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May 2018: Disability gives senior psychology major resilience, compassion for others


Her biggest worry coming to college was people would see her as different.

“I think we all have things and baggage and stuff,” said senior Paige Mandas of Marietta. “So, for me, I’ve really looked at it as an opportunity to be resilient and carry on in life, knowing your circumstances don’t have to define you.”

Mandas was born with cerebral palsy – a genetic condition that affects brain development before birth and disrupts coordination, making it difficult to move, swallow and speak. It was harder when Mandas was younger. Curious classmates stared at her leg braces. Growth spurts were painful. But, instead of making her weaker, cerebral palsy made Mandas more determined to succeed.

After corrective surgery in her 3rd-grade year, Mandas worked hard to lessen the outward signs of her disability. Then, in high school, she took psychology – the first course where she learned things that could be immediately witnessed outside class. That’s when Mandas decided she wanted to help others and ease the stress families go through when a child is born with disabilities.

Mandas is graduating soon with a degree in psychology, the first generation in her family to go to college. Everyone she’s met here has been welcoming and supportive – from faculty in the psychology department to her sorority sisters in Sigma Alpha Omega.

“I’ve really become OK with who I am,” Mandas said. “As cliché as it sounds – I’ve found myself as a person. I’ve learned to accept my differences, my disability – if I even call it that. I determine what success means in my life. Recognizing that I have a choice, and I have the ability to be independent has been really, really cool.”

Mandas identifies with young adult males, ages 18 to 24, who are part of a research study being conducted by psychology chair and professor Dr. Lee Gillis. For seven years, Gillis and his students have been collecting and analyzing data from the Enviros Shunda Creek adventure-therapy program in Canada. Youth with addictions go camping, kayaking, climbing and hiking there. One conclusion this year, Mandas said, showed opioid- and non-opioid users getting the same benefits from the 90-day program. Rugged outdoor activities build confidence in troubled youth – just as Mandas’ disability made her stronger.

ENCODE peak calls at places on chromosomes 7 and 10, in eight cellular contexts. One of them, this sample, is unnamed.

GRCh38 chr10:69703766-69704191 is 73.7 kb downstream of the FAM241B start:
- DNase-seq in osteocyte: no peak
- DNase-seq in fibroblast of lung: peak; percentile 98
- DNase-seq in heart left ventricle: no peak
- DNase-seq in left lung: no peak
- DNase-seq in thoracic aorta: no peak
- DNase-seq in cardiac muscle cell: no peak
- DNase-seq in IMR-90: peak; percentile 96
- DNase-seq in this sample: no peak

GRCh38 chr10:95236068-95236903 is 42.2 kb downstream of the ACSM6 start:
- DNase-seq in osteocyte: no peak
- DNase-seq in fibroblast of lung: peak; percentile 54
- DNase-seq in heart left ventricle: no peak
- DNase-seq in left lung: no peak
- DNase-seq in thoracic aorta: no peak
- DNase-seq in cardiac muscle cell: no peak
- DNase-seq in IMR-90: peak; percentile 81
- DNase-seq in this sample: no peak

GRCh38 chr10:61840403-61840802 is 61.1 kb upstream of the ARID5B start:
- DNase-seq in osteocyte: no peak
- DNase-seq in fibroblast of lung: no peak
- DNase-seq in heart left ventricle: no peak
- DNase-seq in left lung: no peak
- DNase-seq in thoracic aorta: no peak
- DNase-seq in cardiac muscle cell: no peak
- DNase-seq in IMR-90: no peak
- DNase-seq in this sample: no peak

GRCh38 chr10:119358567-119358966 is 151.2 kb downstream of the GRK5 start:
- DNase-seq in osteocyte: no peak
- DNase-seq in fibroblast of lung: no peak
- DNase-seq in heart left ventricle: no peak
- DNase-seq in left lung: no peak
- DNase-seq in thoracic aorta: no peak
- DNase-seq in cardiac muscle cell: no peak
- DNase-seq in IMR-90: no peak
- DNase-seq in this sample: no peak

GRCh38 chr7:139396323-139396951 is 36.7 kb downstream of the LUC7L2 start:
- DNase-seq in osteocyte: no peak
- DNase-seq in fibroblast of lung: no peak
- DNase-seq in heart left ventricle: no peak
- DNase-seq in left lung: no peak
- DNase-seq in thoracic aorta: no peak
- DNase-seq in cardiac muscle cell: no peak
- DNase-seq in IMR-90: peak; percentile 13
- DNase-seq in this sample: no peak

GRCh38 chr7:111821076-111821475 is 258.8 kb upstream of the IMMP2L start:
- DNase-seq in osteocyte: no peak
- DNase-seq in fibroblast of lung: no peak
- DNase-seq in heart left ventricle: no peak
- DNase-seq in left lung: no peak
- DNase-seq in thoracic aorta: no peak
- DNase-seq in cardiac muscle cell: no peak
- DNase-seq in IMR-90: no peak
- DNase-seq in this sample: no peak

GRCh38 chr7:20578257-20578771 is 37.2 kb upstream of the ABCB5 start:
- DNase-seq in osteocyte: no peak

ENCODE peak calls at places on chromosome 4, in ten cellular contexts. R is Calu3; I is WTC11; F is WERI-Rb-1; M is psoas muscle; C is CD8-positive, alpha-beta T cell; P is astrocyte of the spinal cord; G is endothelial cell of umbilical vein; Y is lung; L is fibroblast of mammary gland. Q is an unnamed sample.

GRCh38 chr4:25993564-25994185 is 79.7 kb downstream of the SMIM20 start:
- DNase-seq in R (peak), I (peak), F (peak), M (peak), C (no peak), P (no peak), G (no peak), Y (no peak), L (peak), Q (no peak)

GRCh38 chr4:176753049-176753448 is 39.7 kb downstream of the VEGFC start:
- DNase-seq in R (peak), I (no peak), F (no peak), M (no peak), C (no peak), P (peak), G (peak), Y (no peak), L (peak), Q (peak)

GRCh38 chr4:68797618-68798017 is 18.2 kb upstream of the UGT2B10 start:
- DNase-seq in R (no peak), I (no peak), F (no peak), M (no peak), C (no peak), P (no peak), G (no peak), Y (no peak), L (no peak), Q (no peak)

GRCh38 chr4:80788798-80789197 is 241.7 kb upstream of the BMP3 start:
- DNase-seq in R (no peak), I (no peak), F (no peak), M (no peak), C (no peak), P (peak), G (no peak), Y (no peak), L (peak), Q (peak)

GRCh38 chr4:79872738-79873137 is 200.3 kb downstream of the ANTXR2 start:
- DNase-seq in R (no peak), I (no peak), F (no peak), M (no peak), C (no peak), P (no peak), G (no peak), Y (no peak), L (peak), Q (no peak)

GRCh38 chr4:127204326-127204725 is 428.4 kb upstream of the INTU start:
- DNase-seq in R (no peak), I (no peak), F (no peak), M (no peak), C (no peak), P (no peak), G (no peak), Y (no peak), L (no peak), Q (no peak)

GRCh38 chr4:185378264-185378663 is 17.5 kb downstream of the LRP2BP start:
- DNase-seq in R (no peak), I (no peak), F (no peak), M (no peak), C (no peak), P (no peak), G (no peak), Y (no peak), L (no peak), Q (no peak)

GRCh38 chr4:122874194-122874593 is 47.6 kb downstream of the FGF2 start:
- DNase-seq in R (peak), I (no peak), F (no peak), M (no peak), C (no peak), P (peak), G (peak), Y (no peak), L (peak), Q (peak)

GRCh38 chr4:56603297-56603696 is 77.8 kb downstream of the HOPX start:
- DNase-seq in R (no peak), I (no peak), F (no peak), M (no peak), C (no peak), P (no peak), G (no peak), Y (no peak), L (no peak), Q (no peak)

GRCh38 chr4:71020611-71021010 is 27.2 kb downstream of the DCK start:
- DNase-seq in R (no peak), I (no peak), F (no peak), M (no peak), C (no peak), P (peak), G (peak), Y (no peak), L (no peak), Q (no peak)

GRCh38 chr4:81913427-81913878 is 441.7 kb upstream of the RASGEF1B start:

“I think one of the biggest things I take away from the study is the ability to tolerate the gray, the ambiguity” she said. “Just knowing that there isn’t always a right or wrong answer – I think that can be applied to a lot of real-life situations. You’re not defeated, if one thing doesn’t turn out right.”

Mandas has become the “go-to leader” in Gillis’ lab – the person he said everyone seeks, if they have questions.

“If there’s another perpetually-positive person at Georgia College, I would like to meet them, as I do not think that's possible,” Gillis said.  “She radiates goodness and light with her ever-present smile. I have observed her infect a group with good feelings and positive thinking, just by her presence and how she carries herself in the world.”

Mandas brought this cheeriness to her work as a community advisor as well, a position she held for two years. She’s currently a housing host in the residential halls and member of Psi Chi, the National Psychology Honors Society. Mandas recommends incoming students get involved and not be afraid to ask professors for help. The support and guidance she got from Gillis made a huge impact on her collegiate success. His words and actions display meaningful purpose – an example she said she’ll try to live by as she moves on to graduate school. Mandas has been accepted in the counseling program at the University of Georgia.

“I think what I will miss most is that sense of belonging,” Mandas said, “walking through the psychology department and everyone saying ‘Hi,’ because they know my name. I’ll miss being able to walk across front campus and feel that peace, knowing I’m exactly where I’m supposed to be.”

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